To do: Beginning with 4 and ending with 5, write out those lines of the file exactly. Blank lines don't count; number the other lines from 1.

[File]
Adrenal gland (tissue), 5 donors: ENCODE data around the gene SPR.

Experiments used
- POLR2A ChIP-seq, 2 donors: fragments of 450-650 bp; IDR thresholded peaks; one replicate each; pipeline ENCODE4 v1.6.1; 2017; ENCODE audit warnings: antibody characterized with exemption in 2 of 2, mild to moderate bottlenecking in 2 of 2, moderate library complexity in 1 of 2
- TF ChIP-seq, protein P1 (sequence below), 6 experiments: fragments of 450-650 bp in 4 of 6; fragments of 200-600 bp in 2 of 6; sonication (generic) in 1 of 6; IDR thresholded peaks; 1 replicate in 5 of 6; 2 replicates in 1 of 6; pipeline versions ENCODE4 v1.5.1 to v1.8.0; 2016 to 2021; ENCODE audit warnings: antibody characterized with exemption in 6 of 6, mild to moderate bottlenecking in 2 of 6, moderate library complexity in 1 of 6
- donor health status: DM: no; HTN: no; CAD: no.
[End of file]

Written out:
- TF ChIP-seq, protein P1 (sequence below), 6 experiments: fragments of 450-650 bp in 4 of 6; fragments of 200-600 bp in 2 of 6; sonication (generic) in 1 of 6; IDR thresholded peaks; 1 replicate in 5 of 6; 2 replicates in 1 of 6; pipeline versions ENCODE4 v1.5.1 to v1.8.0; 2016 to 2021; ENCODE audit warnings: antibody characterized with exemption in 6 of 6, mild to moderate bottlenecking in 2 of 6, moderate library complexity in 1 of 6
- donor health status: DM: no; HTN: no; CAD: no.